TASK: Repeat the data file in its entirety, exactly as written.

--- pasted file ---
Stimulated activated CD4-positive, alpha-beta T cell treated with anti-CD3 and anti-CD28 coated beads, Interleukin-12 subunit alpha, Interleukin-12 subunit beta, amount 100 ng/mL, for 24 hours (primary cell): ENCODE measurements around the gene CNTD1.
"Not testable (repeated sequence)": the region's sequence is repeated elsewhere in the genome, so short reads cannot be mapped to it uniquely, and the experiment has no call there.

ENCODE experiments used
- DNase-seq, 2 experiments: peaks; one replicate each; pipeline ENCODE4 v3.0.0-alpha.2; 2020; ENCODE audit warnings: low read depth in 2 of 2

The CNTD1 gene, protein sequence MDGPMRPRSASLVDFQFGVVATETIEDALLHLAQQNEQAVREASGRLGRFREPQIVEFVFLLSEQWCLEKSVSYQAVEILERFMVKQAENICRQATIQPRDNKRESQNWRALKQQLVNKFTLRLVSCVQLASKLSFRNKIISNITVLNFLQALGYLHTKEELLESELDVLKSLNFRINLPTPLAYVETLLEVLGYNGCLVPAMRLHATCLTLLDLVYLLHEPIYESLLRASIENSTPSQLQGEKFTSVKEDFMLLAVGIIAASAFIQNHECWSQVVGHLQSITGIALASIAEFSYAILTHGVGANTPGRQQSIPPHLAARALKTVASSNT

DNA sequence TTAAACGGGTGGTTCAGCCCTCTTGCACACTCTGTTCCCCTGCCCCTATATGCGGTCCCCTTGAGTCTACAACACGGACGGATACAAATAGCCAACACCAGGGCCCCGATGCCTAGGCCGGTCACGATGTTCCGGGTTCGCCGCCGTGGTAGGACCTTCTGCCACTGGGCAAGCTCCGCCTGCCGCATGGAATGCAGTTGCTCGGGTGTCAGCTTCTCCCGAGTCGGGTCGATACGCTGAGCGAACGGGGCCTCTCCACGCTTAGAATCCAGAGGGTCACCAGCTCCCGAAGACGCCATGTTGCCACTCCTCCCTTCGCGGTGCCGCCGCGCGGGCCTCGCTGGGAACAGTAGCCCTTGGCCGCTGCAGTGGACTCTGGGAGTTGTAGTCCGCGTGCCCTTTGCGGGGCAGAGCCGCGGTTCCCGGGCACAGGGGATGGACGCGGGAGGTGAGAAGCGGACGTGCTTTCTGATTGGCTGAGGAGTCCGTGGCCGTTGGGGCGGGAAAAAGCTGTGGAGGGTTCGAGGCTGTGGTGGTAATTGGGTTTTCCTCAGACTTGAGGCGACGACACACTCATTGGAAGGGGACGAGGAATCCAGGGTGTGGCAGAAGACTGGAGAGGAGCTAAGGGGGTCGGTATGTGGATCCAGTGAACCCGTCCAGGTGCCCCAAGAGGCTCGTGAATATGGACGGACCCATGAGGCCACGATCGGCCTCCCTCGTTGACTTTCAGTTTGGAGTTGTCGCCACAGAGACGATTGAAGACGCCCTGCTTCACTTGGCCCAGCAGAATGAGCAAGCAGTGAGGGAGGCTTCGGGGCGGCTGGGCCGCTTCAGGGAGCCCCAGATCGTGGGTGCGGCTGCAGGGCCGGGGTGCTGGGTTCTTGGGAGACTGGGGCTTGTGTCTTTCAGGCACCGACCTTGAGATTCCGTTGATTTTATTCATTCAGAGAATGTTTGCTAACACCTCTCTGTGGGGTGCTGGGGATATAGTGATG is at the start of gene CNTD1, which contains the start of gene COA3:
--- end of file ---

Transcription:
Stimulated activated CD4-positive, alpha-beta T cell treated with anti-CD3 and anti-CD28 coated beads, Interleukin-12 subunit alpha, Interleukin-12 subunit beta, amount 100 ng/mL, for 24 hours (primary cell): ENCODE measurements around the gene CNTD1.
"Not testable (repeated sequence)": the region's sequence is repeated elsewhere in the genome, so short reads cannot be mapped to it uniquely, and the experiment has no call there.

ENCODE experiments used
- DNase-seq, 2 experiments: peaks; one replicate each; pipeline ENCODE4 v3.0.0-alpha.2; 2020; ENCODE audit warnings: low read depth in 2 of 2

The CNTD1 gene, protein sequence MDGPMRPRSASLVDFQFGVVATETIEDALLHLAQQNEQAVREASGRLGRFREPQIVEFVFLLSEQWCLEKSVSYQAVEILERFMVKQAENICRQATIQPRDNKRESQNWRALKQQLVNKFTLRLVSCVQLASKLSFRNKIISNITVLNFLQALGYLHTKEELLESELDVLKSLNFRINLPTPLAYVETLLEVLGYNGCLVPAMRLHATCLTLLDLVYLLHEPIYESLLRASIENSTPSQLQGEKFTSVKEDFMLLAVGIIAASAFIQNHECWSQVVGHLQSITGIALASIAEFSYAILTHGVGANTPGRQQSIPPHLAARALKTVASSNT

DNA sequence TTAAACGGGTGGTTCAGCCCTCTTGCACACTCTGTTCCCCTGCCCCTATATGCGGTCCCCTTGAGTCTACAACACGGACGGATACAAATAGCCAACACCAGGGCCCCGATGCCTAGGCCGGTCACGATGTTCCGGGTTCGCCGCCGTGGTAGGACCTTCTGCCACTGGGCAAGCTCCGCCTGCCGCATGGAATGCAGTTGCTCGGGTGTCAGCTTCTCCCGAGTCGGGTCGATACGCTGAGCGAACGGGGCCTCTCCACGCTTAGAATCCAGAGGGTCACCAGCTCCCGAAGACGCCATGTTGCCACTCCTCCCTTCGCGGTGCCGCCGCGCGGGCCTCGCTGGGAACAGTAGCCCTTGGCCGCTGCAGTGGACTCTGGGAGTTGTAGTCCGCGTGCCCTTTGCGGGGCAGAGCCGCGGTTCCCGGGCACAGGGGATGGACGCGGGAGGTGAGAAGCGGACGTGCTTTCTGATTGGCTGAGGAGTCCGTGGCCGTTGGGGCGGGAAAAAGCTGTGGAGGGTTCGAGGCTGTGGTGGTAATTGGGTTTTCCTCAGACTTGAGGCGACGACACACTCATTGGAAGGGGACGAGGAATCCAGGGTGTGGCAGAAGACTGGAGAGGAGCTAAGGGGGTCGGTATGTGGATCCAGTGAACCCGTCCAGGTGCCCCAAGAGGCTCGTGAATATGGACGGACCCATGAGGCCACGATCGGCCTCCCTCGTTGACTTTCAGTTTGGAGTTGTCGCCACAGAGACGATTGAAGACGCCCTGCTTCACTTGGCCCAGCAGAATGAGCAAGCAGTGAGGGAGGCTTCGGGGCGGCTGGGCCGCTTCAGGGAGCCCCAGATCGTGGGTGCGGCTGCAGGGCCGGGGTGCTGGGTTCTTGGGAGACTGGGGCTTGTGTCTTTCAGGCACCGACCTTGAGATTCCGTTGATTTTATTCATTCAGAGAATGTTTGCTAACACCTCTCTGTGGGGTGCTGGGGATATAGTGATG is at the start of gene CNTD1, which contains the start of gene COA3: